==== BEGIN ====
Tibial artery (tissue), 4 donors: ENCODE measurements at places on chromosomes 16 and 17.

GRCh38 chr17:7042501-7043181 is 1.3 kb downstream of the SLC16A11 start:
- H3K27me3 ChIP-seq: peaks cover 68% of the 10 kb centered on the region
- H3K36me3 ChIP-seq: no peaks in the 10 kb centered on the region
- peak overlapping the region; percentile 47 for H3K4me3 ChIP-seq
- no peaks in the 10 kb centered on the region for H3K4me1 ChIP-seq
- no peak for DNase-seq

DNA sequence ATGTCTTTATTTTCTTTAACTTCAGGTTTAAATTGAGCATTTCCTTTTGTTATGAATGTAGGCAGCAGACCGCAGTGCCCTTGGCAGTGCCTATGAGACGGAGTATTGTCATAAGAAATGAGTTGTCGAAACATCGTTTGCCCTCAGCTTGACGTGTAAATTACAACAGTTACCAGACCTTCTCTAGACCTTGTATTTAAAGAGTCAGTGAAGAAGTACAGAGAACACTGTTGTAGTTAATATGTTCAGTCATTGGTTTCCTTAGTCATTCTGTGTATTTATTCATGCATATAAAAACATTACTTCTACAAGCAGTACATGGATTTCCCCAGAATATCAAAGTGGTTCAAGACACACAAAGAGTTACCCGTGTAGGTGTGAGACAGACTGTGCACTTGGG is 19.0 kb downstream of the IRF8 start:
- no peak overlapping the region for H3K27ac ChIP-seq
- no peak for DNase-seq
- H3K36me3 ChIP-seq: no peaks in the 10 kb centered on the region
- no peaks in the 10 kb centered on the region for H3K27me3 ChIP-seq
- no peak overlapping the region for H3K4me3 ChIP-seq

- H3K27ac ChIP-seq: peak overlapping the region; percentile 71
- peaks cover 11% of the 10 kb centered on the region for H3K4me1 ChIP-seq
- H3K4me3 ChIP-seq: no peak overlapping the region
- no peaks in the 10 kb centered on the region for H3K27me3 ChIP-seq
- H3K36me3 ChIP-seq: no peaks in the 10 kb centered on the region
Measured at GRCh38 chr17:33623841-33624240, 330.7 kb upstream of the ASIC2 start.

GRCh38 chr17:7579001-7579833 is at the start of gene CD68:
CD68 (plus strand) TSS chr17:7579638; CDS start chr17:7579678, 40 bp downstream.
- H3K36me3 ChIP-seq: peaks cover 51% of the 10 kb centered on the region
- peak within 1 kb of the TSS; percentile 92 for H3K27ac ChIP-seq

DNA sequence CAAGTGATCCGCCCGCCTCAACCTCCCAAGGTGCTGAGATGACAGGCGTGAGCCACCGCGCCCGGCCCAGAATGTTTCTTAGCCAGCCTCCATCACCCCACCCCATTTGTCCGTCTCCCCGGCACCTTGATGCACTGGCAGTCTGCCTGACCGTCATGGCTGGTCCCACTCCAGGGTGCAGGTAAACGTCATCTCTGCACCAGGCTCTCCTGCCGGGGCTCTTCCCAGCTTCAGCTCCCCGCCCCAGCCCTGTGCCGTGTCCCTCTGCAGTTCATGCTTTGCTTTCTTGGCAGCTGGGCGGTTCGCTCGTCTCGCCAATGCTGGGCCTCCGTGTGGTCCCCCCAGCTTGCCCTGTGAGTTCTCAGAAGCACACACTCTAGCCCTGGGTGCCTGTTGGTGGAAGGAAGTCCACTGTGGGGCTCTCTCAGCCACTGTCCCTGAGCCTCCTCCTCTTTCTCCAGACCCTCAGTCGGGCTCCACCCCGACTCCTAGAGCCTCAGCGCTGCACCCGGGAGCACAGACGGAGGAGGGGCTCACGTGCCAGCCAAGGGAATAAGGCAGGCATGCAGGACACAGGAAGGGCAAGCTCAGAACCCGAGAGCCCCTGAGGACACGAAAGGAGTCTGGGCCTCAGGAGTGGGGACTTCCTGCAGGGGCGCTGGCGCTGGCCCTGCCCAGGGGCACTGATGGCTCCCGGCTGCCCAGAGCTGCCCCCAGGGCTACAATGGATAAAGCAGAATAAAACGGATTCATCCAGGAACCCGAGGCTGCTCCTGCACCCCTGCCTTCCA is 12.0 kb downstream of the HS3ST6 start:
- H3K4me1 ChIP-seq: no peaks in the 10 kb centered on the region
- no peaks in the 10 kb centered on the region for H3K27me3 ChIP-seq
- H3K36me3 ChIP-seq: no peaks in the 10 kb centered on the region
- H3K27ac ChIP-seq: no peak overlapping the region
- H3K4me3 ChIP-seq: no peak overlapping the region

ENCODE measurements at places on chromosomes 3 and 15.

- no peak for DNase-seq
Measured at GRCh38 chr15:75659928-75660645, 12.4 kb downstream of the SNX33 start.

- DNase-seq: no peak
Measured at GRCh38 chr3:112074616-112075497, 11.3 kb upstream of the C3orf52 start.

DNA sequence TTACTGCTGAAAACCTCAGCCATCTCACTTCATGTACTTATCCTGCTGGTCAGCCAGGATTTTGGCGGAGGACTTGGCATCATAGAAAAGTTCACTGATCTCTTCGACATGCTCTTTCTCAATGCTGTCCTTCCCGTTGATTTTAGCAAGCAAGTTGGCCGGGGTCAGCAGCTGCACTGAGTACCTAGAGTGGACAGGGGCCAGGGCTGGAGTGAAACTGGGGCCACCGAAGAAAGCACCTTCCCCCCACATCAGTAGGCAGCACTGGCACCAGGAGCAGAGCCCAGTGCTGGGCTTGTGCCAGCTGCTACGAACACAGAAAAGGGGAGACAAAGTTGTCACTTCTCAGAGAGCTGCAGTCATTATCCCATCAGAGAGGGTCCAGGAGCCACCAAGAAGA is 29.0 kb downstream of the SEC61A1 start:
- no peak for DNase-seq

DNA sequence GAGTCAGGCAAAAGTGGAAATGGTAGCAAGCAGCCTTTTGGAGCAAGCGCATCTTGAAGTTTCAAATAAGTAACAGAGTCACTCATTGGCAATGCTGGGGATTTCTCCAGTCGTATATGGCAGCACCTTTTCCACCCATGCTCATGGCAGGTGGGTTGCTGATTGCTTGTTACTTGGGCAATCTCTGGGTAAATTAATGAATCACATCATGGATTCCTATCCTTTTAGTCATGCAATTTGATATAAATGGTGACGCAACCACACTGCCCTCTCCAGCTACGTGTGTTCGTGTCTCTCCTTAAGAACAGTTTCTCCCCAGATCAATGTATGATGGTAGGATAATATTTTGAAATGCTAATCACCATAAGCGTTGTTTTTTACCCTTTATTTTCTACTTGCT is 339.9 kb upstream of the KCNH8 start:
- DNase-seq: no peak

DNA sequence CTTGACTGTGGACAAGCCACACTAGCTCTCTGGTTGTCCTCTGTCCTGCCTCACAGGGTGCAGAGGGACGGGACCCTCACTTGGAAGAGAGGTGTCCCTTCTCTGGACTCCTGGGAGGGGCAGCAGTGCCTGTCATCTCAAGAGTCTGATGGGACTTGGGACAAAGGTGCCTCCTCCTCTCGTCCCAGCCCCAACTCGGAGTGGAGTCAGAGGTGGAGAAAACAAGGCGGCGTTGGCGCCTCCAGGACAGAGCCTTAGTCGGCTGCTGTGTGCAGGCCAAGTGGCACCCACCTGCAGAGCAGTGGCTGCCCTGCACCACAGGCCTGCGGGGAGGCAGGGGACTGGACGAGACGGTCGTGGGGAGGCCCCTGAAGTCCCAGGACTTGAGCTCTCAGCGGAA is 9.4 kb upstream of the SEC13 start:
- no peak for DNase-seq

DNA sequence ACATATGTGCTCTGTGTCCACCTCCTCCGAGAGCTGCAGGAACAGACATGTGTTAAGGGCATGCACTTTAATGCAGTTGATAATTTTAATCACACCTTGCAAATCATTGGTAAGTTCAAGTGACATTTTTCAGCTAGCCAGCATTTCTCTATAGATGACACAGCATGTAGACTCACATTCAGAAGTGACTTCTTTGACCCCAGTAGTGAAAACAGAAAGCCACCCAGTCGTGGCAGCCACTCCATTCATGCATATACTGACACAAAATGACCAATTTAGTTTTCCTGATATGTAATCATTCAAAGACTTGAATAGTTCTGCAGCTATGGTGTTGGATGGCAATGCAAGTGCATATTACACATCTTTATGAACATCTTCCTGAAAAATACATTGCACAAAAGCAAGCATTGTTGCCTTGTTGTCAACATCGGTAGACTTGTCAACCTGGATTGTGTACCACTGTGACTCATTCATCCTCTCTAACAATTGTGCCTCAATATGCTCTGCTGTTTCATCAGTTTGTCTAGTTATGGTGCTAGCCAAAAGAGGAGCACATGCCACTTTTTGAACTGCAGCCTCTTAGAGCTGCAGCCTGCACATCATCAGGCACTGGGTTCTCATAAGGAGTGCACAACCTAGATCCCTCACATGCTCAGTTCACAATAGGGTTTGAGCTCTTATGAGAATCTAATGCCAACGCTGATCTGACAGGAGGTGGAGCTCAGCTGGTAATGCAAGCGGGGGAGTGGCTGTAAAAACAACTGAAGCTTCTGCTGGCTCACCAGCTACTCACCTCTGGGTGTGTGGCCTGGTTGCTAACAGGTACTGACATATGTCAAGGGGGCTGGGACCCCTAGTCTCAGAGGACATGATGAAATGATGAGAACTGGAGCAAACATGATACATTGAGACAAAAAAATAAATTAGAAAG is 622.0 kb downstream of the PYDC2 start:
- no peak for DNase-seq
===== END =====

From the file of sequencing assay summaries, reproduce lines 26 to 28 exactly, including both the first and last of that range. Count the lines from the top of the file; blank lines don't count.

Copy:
- no peaks in the 10 kb centered on the region for H3K27me3 ChIP-seq
- H3K36me3 ChIP-seq: no peaks in the 10 kb centered on the region
- H3K27ac ChIP-seq: no peak overlapping the region